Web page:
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Tampa Bay Lightning living dangerously with penalties

Lightning defenseman Brett Clark is called for hooking against the Capitals’ Alex Ovechkin on this play in the second period.


Lightning defenseman Brett Clark is called for hooking against the Capitals’ Alex Ovechkin on this play in the second period.

TAMPA — As good, if not great, as the Lightning penalty kill unit has been throughout the playoffs, C Nate Thompson said Tuesday the team is "playing with fire" by taking so many penalties against the Capitals.

Washington is 1-for-16 in this Eastern Conference semifinal on the power play. Its goal came from Alex Ovechkin on a 5-on-3 in the second period of Tampa Bay's 4-3 win in Game 3 on Tuesday. That snapped a streak of 32 consecutive kills by the Lightning.

But the Capitals also nearly had another power-play goal, by Mike Knuble in the first, which was nullified by a Washington penalty.

The Lightning has killed off 49 of 51 power plays in the playoffs (96 percent). But, LW Sean Bergenheim said, "it's not going to go on forever."

"We're taking penalties at key moments of the game. That could bite us," Thompson said. "And if we keep doing it, it's going to bite us."

It's not so much that Tampa Bay is taking penalties. It's the kind of penalties the Lightning is taking. Eight of the 16 calls against it in the first three games of this series were for hooking, and two were for holding.

"It's one thing to take a hitting penalty or roughing penalty," Thompson said. "If you're hitting a guy, that's okay, we'll kill those penalties. But it's the stick penalties, the tripping, holding, hooking. You can't do that. If we limit those, we'll be better."

OBJECTION: Capitals coach Bruce Boudreau said the Lightning's final goal, the winner from Ryan Malone that broke a 3-3 tie 5:47 into the third period, should not have counted.

"If you look at it, Malone's driving the net, and he pushes our player (defenseman John Carlson) into our goaltender (Michal Neuvirth) and (Neuvirth) can't kick out his right leg to make the save,'' Boudreau said. "It's a no-goal, no penalty call. … I don't think it should have counted."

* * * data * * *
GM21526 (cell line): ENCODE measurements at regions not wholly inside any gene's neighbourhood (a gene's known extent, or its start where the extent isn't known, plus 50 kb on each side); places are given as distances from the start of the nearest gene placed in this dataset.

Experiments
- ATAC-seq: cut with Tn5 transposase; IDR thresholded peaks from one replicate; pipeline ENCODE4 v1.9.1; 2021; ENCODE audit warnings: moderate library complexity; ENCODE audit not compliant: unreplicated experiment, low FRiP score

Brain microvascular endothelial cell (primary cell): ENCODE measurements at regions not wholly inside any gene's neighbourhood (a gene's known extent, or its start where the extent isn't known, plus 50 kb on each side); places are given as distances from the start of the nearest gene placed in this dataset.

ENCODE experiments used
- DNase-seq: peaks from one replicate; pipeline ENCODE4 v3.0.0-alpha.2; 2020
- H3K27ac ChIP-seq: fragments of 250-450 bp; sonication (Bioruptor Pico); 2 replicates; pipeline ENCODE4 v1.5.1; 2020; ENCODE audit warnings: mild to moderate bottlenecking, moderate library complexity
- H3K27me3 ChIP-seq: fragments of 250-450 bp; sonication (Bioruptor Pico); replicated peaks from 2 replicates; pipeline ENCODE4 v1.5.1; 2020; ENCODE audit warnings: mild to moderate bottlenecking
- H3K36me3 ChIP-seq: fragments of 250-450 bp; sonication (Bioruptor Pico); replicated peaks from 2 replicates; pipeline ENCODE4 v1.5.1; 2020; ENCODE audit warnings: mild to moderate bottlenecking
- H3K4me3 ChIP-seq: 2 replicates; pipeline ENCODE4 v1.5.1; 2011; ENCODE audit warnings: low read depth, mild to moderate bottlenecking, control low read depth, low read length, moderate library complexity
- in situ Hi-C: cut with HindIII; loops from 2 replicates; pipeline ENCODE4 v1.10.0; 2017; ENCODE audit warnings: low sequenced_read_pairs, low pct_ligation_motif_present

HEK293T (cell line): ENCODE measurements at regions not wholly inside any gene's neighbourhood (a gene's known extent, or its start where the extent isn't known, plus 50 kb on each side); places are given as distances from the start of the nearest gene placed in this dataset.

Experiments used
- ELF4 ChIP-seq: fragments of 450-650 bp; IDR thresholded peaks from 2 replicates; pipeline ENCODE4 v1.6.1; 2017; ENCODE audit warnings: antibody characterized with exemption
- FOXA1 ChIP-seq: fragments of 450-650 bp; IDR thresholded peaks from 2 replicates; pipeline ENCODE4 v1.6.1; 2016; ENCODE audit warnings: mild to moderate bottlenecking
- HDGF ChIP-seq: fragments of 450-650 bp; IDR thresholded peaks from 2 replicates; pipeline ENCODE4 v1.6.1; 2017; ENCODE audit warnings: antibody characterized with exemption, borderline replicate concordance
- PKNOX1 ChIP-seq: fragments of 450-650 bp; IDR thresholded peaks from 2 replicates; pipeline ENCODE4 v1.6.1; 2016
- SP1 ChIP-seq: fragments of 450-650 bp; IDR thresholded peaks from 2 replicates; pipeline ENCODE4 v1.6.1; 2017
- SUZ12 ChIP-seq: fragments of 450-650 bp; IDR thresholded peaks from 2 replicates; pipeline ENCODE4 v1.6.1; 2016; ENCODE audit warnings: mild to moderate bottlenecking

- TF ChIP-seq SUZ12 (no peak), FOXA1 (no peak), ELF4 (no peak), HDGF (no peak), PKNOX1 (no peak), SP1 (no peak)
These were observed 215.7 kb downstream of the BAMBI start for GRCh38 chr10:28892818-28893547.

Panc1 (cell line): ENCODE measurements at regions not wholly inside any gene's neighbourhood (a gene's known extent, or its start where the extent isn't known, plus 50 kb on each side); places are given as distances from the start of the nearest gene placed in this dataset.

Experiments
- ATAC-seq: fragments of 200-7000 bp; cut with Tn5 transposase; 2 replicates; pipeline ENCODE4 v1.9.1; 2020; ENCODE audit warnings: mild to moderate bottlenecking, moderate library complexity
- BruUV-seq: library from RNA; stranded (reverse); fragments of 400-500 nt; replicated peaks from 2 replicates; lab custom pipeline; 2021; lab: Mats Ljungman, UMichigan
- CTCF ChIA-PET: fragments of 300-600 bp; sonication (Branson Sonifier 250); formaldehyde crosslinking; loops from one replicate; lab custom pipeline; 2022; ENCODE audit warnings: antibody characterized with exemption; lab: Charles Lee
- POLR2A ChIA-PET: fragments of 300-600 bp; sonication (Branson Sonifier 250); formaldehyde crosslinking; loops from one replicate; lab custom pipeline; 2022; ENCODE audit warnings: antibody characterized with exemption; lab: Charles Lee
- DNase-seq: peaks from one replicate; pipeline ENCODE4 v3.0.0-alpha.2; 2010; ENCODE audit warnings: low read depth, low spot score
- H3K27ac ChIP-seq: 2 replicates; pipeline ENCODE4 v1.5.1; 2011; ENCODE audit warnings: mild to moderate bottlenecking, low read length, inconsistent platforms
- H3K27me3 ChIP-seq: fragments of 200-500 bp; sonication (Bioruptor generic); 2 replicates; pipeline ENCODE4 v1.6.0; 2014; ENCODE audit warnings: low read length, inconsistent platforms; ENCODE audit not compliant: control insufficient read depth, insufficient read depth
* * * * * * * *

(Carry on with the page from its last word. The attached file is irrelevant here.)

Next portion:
NO WORRIES: It was scary for the Lightning early in the third when G Dwayne Roloson was face-first on the ice in the crease after Ovechkin's stick caught him underneath his mask. Roloson was attended to by head athletic trainer Tommy Mulligan and stayed in the game. Roloson said he was fine and didn't expect any problems going forward.

STILL OUT: Though the team said LW Simon Gagne (upper body) and D Pavel Kubina (upper body) are day-to-day, it doesn't appear either will be back until this weekend at the earliest.

Both missed their second consecutive game Tuesday after hitting their heads in Friday's Game 1 against the Capitals (Gagne on the ice, Kubina against the glass). They are doubtful for tonight's Game 4.

"If I want them to play (tonight), I better start praying," coach Guy Boucher said before Tuesday's game.

Kubina, in his first public comments since being injured, said he is getting "better and better every day" but declined to discuss any problems he might have and said he isn't sure when he'll return.

He also declined to comment on the hit that hurt him, a check into the glass by LW Jason Chimera, who used his elbow. A roughing penalty was called.

MISCELLANY: Boucher said C Blair Jones was "outstanding" in Tuesday's win, logging 5:59 of ice time.

Tampa Bay Lightning living dangerously with penalties 05/03/11 [Last modified: Wednesday, May 4, 2011 3:41pm]
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